Tawakel Karman (Nobel Peace Prize Laureate/Activist/Mother/Journalist)
Tawakel Karman (Arabic: توكل كرمان ) (born 7 February 1979) became the international public face of the 2011 Yemeni uprising that is part of the Arab Spring uprisings.
She has been called by Yemenis the "Iron Woman" and "Mother of the Revolution." She is a co-recipient of the 2011 Nobel Peace Prize, the first Yemeni, the first Arab woman, and the second Muslim woman to win a Nobel Prize.
She is also the youngest Nobel Peace Laureate to date.
Karman is a Yemeni journalist, politician and senior member of the of Al-Islah political party, and human rights activist who heads the group "Women Journalists Without Chains," which she co-founded in 2005.
She gained prominence in her country after 2005 in her roles as a Yemeni journalist and an advocate for a mobile phone news service denied a license in 2007, after which she led protests for press freedom. She organized weekly protests after May 2007 expanding the issues for reform.
She redirected the Yemini protests to support the "Jasmine Revolution," as she calls the Arab Spring, after the Tunisian people overthrew the government of Zine El Abidine Ben Ali in January 2011. She has been a vocal opponent who has called for the end of President Ali Abdullah Saleh's regime.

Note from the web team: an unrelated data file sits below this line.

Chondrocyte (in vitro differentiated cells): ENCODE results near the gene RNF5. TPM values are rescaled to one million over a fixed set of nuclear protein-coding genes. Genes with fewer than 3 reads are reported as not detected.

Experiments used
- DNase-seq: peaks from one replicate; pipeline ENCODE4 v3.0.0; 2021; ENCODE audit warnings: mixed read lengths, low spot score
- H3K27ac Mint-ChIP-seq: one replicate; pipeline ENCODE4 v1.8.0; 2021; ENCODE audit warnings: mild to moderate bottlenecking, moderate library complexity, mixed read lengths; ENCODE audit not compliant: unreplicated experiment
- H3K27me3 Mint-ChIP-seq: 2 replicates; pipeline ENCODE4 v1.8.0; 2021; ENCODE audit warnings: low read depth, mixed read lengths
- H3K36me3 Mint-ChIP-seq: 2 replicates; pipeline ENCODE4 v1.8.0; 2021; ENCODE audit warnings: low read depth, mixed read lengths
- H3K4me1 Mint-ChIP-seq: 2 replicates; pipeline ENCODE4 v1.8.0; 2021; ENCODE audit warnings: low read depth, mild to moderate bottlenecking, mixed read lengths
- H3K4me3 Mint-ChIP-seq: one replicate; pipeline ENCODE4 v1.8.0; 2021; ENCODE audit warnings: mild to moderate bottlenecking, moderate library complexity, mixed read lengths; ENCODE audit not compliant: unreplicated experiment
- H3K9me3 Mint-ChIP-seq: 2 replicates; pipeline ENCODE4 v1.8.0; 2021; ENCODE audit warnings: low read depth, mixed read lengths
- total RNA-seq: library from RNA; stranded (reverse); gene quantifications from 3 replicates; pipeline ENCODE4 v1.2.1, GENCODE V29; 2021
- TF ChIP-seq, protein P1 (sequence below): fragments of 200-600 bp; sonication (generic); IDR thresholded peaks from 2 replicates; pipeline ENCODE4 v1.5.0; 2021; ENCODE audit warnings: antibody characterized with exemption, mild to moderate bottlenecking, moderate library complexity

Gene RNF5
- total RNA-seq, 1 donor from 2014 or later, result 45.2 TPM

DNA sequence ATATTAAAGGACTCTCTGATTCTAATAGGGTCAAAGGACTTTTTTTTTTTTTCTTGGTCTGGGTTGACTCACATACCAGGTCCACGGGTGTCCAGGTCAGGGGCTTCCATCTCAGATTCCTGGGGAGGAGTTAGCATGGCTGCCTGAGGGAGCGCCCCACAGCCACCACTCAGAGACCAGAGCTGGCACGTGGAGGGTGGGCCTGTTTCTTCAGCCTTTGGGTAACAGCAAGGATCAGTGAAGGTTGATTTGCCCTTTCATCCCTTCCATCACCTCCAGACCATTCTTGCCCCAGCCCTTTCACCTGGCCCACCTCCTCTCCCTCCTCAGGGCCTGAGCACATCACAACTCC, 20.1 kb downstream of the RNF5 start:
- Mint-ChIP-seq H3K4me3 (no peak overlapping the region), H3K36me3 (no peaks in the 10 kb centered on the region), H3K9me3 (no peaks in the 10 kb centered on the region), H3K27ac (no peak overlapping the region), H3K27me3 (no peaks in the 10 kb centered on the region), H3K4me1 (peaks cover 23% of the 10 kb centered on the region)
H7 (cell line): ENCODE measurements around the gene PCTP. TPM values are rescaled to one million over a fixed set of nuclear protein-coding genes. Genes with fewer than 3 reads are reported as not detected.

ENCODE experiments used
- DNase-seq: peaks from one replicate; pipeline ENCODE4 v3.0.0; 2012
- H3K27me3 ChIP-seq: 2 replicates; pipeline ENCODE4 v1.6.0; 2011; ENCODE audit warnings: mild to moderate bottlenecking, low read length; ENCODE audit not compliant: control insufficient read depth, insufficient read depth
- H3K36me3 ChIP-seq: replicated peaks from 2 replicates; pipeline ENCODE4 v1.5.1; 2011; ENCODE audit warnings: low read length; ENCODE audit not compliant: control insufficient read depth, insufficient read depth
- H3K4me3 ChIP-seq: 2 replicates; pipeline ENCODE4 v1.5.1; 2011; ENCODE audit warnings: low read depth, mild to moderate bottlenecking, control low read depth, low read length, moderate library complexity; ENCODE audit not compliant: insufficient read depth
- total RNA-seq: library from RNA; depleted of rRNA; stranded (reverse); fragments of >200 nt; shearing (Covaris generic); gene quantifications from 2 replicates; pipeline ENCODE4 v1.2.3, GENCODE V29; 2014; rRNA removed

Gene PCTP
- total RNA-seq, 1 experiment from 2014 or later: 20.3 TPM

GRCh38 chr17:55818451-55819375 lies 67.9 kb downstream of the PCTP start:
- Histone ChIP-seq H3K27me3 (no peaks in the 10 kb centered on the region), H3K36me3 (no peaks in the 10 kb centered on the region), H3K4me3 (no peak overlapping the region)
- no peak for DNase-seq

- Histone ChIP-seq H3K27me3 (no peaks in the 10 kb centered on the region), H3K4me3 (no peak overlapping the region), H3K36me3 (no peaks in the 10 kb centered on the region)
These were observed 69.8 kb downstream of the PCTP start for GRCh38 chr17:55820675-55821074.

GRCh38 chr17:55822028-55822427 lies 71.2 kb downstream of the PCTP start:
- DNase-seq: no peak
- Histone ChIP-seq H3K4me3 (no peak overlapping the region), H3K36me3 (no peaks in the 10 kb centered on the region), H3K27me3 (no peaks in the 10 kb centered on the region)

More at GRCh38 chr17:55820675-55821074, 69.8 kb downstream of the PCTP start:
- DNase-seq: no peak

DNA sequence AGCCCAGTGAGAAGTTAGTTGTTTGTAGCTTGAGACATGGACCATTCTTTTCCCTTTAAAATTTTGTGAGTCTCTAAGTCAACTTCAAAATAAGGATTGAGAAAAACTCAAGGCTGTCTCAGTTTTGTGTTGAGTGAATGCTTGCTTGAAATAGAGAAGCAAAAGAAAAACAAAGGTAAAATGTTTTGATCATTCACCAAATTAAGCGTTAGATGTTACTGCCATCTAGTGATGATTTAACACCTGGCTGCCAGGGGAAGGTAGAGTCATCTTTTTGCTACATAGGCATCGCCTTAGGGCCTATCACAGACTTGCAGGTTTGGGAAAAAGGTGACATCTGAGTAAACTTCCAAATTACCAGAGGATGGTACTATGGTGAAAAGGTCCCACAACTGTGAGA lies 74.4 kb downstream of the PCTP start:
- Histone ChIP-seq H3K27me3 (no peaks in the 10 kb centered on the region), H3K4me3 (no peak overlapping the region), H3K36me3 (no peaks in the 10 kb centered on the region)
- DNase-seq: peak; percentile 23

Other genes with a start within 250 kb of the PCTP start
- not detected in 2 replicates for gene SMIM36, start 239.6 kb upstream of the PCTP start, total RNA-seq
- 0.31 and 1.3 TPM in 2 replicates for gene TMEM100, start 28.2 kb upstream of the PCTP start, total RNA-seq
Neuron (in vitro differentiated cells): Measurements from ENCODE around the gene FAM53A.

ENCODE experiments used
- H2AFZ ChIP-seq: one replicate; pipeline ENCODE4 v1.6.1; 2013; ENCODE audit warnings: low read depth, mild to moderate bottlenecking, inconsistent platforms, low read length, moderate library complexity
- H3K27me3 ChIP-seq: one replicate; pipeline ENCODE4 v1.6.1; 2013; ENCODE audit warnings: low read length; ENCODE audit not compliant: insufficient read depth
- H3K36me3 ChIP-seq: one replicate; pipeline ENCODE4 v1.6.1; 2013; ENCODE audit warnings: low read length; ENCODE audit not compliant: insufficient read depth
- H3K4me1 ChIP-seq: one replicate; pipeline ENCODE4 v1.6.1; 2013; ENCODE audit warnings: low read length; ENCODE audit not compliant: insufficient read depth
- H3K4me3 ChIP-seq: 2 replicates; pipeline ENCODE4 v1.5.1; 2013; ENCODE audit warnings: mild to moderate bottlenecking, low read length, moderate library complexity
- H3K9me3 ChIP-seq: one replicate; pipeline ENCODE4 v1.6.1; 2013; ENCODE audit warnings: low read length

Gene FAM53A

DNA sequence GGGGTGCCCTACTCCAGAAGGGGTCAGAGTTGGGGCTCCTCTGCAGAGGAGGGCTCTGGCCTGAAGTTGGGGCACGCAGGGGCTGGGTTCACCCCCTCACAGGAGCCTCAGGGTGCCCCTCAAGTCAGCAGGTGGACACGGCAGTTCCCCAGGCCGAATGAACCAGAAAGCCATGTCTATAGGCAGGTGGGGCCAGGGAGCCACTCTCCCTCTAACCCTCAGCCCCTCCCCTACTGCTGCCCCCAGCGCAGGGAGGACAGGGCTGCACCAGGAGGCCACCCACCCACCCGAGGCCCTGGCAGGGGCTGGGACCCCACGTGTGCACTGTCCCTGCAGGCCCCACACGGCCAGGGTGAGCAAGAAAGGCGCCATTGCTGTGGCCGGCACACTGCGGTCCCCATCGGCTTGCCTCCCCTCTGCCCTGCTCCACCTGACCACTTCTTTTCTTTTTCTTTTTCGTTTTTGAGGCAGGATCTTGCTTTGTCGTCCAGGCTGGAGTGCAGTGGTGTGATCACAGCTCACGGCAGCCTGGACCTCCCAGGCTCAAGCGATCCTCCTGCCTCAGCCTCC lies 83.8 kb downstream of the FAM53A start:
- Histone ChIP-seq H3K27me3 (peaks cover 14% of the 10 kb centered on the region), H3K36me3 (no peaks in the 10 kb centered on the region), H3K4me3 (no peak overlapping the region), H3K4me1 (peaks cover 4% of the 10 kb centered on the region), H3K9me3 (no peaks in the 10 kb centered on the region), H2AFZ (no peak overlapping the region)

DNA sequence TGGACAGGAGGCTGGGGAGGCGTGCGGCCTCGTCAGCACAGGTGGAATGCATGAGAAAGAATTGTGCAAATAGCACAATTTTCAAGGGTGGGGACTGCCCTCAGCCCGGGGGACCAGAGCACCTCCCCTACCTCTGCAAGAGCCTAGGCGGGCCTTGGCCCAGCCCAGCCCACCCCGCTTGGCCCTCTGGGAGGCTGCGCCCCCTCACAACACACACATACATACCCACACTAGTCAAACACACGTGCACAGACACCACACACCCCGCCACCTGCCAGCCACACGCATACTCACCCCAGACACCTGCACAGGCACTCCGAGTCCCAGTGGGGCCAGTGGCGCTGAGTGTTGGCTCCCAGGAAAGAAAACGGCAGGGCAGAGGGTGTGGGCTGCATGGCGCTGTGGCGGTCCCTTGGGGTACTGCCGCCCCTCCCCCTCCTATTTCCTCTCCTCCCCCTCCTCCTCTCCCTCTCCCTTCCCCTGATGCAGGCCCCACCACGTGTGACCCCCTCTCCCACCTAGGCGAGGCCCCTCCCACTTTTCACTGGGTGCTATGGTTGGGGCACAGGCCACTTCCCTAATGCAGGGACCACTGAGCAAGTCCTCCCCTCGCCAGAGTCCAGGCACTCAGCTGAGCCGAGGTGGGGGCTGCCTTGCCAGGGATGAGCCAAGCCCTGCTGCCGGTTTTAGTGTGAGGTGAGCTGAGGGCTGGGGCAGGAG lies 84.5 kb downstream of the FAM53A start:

Tawakel Karman was born on 7 February 1979 in Mekhlaf, Ta'izz province, Yemen. She grew up near Taiz, which is the third largest city in Yemen and is described as a place of learning in a conservative country.
She is the daughter of Abdel Salam Karman, a lawyer and politician, who once served and later resigned as Legal Affairs Minister in Ali Abdullah Saleh's government; sister of Tariq Karman, who is a poet; and Safa Karman, who works for Al-Jazeera.
She is married to Mohammed al-Nahmi and is the mother of three children.
Karman earned an undergraduate degree in commerce from the University of Science and Technology, Sana'a and a graduate degree in political science from the University of Sana'a.
At a protest in 2010, a woman attempted to stab her with a jambiya but Karman's supporters managed to stop the assault.
According to Tariq Karman, "a senior Yemeni official" threatened his sister Tawakel with death in a telephone call on 26 January 2011 if she continued her public protests. According to Dexter Filkins, writing in The New Yorker, the official was President Saleh.
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